The high and ever-growing dependency on and interconnectivity of information and communication technologies give rise to pronounced vulnerabilities among Swiss financial institutions. For example, outages of and disruptions to IT systems, particularly those resulting from cyberattacks, can jeopardise the availability of critical services and functions. Depending on the nature of the cyberattack in question, this can have repercussions for individual financial institutions and threaten the functioning of the Swiss financial centre as a whole.
The number and intensity of cyberattacks are growing strongly. For example, there is evidence of an ongoing rise in cybercrime in the area of malware and increased espionage activity. In addition, cyber sabotage of critical infrastructure and the publication of stolen information represent potentially pernicious offshoots of these activities. Furthermore, the parties behind these attacks are becoming evermore professional, as well as increasingly well organised. This makes it all the more important to combat and prevent such activities.
A successful cyberattack can have serious consequences for the functioning of the Swiss financial centre. For example, a cyberattack may result in banks being unable to provide financial services promptly – or indeed at all. When it comes to the functioning of financial markets, institutions that provide integrated or interlinked services are particularly important, e.g. financial market infrastructures, critical service providers of key IT systems for the financial centre, and systematically important financial institutions. A successful attack on an institution of this kind could prove damaging both to other financial institutions and the Swiss economy as a whole. The reputational damage would be significant, and confidence in the Swiss financial centre would be affected.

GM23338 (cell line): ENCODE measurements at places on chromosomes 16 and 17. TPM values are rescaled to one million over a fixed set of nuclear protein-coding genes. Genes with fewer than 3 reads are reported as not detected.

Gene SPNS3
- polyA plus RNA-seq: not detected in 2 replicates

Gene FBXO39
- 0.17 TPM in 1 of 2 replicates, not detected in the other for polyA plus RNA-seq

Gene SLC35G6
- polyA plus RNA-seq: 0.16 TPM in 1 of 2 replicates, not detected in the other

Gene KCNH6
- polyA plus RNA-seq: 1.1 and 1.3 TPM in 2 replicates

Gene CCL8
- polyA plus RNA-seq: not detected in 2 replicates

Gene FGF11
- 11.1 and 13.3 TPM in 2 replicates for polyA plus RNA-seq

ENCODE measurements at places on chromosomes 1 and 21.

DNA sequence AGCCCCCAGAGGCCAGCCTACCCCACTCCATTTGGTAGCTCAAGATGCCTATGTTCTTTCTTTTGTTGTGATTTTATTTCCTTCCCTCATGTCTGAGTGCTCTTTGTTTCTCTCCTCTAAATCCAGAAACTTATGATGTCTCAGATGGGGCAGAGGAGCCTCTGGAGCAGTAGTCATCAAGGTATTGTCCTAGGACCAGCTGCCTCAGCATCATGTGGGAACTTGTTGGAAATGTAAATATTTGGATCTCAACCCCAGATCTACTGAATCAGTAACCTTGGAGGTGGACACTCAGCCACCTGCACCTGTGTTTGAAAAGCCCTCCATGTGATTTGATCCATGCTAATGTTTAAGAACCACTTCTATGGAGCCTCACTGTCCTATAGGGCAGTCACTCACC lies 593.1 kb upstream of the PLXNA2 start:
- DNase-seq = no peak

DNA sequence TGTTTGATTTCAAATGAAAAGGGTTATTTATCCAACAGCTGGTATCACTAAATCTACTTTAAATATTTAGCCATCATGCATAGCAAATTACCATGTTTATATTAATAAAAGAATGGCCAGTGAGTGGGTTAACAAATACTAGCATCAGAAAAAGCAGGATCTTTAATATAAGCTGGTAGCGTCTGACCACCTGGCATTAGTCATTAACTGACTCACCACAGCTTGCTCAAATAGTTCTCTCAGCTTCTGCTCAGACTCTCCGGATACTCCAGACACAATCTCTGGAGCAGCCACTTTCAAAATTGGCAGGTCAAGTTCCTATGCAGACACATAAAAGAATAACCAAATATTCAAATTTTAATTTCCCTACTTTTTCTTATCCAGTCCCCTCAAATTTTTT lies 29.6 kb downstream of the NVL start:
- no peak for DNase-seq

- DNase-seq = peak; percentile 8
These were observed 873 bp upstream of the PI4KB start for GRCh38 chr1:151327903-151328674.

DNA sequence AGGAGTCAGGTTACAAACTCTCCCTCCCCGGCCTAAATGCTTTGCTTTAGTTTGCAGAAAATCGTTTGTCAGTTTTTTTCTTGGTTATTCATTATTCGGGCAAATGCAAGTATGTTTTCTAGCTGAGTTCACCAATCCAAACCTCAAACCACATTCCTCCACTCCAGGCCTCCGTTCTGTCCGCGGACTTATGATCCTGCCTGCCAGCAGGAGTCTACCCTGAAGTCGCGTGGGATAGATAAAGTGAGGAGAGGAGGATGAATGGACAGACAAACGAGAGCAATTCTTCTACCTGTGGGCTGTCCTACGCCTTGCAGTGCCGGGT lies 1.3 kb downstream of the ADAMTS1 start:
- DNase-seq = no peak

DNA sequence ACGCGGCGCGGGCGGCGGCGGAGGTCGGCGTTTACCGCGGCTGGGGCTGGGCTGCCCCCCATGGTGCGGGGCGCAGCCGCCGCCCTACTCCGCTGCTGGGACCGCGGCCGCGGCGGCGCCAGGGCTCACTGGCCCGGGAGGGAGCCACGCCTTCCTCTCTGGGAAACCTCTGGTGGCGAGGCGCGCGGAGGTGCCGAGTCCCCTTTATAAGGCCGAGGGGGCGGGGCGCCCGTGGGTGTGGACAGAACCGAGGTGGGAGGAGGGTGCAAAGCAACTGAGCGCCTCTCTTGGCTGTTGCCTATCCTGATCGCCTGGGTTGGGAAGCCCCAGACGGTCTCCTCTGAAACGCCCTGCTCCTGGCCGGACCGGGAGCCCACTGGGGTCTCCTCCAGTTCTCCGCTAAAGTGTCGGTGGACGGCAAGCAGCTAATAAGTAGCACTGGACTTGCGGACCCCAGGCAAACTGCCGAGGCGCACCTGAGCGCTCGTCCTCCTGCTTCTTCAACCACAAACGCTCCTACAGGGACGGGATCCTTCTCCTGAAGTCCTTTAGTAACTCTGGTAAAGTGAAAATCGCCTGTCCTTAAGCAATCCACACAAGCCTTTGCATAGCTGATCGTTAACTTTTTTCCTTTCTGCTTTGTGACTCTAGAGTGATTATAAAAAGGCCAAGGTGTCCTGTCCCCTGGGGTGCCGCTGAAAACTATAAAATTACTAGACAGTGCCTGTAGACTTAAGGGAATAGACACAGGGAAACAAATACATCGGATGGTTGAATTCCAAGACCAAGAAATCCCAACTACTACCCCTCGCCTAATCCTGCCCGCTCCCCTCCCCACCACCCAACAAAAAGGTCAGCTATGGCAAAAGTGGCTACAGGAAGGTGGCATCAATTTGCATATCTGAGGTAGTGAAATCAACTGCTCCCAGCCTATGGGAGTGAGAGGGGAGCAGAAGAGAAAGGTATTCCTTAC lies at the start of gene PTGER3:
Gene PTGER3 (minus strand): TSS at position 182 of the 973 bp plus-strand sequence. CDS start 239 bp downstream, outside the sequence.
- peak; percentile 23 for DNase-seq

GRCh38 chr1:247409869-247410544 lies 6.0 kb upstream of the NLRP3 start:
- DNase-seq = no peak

On cyber risks, FINMA has kept its regulatory requirements for banks short and concise, built up its expertise on cyber issues and communicated its expectations for addressing such risks to the supervised institutions. It subsequently intensified its supervision of cyber risks. The results of this supervisory activity have shown that the banks have improved the way they deal with cyber risks over the last few years. The issue remains of critical importance, however, and there is still room for improvement. FINMA will therefore focus above all on improvements to the crisis management toolkits of supervised financial institutions and their stakeholder groups. In addition, FINMA will continue to analyse the general threat situation on an ongoing basis. Furthermore, FINMA is monitoring recent incidents of serious cyberattacks closely with a view to obtaining information that may be generally applicable to such incidents. FINMA will also provide an active input to the cross-institutional supervisory coordination platform3 for combating cyberattacks.
(From the Risk monitor 2019)